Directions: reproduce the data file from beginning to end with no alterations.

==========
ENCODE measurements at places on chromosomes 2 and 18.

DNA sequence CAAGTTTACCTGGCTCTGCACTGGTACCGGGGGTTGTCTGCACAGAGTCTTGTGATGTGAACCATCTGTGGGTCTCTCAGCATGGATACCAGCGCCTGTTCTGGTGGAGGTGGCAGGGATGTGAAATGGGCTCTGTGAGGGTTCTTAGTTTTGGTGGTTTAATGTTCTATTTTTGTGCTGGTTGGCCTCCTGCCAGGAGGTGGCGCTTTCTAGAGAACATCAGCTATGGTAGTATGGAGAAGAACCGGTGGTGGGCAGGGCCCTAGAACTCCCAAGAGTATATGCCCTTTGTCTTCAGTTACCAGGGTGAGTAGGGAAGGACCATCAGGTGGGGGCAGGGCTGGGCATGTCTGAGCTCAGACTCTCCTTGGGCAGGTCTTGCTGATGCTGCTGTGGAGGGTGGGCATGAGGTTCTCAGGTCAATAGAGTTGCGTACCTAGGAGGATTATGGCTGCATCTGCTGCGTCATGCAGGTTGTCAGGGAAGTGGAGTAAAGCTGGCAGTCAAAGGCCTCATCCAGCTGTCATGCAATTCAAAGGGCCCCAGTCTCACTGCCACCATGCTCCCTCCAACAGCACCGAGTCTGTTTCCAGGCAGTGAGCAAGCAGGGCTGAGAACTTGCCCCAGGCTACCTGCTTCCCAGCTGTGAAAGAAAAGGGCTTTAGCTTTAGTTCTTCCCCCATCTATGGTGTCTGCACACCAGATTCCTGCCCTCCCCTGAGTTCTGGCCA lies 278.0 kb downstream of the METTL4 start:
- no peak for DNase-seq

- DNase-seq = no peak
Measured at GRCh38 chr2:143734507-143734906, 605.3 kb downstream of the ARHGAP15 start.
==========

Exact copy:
ENCODE measurements at places on chromosomes 2 and 18.

DNA sequence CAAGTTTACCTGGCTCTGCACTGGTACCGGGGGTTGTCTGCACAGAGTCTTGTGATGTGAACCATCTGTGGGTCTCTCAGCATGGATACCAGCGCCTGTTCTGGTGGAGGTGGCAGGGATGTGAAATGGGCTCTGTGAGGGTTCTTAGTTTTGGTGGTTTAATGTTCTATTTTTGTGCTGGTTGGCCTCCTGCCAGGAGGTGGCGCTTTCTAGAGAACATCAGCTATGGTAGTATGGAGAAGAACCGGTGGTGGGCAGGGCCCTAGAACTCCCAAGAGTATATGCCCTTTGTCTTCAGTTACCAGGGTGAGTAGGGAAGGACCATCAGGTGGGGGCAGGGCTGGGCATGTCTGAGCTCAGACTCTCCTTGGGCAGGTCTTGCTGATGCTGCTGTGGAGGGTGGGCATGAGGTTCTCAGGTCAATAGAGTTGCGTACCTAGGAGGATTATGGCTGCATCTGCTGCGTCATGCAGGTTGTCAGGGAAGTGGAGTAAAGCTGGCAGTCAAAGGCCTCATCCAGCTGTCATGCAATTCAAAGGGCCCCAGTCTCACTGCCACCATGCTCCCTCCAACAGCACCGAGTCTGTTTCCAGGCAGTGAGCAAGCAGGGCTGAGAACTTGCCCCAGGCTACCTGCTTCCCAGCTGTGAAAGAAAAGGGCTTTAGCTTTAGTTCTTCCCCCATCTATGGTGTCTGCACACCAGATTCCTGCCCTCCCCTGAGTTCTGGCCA lies 278.0 kb downstream of the METTL4 start:
- no peak for DNase-seq

- DNase-seq = no peak
Measured at GRCh38 chr2:143734507-143734906, 605.3 kb downstream of the ARHGAP15 start.